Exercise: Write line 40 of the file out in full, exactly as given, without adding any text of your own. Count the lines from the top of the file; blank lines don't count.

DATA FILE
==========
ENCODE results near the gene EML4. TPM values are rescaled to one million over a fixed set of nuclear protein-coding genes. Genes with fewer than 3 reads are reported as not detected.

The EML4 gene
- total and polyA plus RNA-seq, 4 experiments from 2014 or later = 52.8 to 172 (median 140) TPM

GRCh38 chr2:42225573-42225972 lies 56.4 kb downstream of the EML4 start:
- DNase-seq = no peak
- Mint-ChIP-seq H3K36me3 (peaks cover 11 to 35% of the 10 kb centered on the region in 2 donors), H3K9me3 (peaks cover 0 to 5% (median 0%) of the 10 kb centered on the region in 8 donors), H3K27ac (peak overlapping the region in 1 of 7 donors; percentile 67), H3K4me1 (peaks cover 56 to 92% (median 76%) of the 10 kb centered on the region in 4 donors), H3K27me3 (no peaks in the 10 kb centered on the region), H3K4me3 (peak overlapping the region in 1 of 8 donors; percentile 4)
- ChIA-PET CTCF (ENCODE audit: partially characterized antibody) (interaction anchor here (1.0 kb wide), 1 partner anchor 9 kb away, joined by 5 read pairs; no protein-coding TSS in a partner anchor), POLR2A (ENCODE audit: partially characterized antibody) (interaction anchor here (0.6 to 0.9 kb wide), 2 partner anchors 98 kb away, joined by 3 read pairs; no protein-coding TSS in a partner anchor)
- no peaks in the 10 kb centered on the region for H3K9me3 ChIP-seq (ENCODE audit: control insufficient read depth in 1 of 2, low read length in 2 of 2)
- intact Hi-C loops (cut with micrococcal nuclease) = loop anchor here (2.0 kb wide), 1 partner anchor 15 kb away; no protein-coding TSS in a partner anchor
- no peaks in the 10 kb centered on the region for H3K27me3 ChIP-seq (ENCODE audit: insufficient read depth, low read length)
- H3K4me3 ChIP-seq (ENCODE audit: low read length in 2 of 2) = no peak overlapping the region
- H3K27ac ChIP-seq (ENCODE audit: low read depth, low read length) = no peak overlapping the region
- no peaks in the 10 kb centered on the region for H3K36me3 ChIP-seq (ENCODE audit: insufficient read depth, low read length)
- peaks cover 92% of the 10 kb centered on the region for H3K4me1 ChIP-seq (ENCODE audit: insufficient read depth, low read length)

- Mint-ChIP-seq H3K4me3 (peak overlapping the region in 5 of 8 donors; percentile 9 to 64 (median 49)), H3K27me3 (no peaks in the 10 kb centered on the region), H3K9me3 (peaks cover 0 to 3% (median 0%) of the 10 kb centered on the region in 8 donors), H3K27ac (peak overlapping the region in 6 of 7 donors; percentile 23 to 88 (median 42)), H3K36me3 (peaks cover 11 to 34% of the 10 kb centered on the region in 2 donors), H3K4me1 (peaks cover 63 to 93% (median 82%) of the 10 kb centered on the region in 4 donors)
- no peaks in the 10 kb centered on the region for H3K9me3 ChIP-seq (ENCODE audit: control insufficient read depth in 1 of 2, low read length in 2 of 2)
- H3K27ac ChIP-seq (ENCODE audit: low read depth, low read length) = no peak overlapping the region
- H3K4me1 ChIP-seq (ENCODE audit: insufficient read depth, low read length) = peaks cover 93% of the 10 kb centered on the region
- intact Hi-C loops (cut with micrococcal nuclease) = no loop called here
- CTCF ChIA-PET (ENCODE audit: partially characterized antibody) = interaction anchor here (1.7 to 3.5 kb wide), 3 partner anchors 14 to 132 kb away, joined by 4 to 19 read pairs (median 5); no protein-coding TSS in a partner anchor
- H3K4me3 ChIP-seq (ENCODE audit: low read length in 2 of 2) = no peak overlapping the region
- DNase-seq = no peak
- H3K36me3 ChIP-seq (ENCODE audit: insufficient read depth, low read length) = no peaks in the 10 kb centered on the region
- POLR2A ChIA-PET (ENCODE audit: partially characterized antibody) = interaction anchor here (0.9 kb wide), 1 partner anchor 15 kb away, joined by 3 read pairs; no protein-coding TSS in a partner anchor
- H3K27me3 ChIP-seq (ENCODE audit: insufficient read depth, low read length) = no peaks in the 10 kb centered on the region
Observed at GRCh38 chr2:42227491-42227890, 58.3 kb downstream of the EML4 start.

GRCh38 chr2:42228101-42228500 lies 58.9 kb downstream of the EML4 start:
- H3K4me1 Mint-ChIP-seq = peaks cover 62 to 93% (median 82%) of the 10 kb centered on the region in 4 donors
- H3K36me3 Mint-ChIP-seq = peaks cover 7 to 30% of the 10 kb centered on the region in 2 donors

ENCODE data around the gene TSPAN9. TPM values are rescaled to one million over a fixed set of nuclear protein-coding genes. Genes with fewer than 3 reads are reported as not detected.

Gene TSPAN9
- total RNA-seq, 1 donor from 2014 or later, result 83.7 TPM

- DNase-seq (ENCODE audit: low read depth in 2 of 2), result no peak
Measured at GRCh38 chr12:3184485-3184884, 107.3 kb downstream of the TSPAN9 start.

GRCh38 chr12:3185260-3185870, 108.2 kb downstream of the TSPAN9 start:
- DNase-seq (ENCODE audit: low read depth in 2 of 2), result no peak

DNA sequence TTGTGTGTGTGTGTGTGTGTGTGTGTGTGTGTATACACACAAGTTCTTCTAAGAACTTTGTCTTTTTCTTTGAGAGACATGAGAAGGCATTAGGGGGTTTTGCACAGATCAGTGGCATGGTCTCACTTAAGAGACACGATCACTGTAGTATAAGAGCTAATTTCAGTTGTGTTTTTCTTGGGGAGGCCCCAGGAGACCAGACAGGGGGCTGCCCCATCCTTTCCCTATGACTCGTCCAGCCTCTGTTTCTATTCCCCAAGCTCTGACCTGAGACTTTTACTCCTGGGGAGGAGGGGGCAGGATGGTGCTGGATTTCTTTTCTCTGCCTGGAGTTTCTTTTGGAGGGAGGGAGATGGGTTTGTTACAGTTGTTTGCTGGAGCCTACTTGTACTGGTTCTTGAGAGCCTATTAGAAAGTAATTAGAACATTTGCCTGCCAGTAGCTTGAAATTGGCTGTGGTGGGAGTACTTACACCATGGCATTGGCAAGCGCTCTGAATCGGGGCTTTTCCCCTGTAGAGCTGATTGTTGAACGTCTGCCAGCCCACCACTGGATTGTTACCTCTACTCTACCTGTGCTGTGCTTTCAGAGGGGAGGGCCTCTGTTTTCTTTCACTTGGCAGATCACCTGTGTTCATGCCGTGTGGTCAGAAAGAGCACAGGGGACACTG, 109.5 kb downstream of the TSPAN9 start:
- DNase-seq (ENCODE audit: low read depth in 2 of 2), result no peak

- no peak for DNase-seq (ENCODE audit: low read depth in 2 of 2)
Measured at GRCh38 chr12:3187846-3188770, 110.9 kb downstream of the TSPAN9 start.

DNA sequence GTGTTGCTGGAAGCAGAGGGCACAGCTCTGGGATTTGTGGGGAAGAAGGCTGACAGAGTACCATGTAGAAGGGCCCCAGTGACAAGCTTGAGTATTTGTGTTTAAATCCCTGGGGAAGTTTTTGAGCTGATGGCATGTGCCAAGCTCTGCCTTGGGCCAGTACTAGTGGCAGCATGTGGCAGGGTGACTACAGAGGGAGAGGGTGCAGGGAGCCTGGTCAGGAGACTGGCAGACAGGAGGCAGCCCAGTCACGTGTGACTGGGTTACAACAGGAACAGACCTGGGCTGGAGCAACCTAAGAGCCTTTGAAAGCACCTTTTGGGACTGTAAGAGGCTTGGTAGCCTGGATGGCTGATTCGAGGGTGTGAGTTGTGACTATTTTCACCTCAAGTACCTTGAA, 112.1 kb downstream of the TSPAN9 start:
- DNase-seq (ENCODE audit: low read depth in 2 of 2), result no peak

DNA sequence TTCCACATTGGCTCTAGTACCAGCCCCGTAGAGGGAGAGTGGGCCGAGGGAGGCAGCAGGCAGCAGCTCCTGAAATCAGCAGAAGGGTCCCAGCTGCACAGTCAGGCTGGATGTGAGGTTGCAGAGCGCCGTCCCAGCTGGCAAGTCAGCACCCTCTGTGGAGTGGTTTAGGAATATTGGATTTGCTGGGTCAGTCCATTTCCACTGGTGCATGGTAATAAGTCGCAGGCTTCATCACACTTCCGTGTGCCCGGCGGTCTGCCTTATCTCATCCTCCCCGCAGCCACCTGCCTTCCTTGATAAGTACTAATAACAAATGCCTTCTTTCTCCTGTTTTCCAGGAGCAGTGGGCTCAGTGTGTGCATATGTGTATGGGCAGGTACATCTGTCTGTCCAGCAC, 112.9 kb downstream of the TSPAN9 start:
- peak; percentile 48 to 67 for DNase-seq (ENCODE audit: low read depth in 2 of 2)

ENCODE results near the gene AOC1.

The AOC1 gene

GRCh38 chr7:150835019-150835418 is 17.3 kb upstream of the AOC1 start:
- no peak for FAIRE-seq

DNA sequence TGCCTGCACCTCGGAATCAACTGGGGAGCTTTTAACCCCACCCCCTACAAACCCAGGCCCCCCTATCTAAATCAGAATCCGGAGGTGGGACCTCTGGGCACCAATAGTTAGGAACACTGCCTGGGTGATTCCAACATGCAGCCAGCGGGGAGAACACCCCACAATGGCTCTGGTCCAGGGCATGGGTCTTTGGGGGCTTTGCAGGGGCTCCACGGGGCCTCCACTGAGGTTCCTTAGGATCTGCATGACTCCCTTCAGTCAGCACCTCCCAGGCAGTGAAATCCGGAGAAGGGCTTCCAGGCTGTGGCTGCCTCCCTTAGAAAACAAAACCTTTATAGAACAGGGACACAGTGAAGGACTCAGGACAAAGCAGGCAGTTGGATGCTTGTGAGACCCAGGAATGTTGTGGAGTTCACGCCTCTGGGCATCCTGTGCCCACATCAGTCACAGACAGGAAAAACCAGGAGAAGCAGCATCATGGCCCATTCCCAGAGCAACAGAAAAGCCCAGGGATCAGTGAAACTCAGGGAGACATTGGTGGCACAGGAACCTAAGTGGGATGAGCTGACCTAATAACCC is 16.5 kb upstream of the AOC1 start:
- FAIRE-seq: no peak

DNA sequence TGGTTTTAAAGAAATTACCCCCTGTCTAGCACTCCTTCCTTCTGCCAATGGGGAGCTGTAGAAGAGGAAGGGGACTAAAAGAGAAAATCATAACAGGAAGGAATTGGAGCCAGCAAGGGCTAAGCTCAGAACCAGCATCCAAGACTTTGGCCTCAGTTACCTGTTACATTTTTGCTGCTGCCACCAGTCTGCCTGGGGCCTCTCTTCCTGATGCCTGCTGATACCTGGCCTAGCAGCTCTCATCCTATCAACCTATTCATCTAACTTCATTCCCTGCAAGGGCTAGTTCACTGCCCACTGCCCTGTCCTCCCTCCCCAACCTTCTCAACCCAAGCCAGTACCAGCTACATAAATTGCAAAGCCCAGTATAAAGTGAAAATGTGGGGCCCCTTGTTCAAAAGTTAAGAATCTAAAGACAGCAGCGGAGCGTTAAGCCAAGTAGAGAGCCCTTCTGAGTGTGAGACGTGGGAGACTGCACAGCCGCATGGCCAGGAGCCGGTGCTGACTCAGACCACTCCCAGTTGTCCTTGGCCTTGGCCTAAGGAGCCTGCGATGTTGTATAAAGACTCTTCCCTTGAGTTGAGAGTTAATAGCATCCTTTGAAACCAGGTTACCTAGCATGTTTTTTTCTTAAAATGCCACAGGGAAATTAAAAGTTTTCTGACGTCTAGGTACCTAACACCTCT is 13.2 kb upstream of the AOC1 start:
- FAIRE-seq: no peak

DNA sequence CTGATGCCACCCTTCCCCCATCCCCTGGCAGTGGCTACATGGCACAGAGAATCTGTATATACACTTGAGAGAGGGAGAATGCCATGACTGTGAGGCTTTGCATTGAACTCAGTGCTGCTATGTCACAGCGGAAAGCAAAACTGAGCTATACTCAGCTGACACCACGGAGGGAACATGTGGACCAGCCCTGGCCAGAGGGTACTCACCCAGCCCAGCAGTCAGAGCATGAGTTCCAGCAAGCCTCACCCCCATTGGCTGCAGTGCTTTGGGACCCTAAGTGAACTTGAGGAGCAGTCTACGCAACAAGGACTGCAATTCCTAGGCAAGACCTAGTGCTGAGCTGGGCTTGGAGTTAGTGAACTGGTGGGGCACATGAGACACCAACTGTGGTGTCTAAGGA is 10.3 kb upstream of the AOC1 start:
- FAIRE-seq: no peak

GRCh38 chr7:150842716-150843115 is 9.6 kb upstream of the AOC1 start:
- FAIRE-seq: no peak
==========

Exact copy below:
Measured at GRCh38 chr12:3187846-3188770, 110.9 kb downstream of the TSPAN9 start.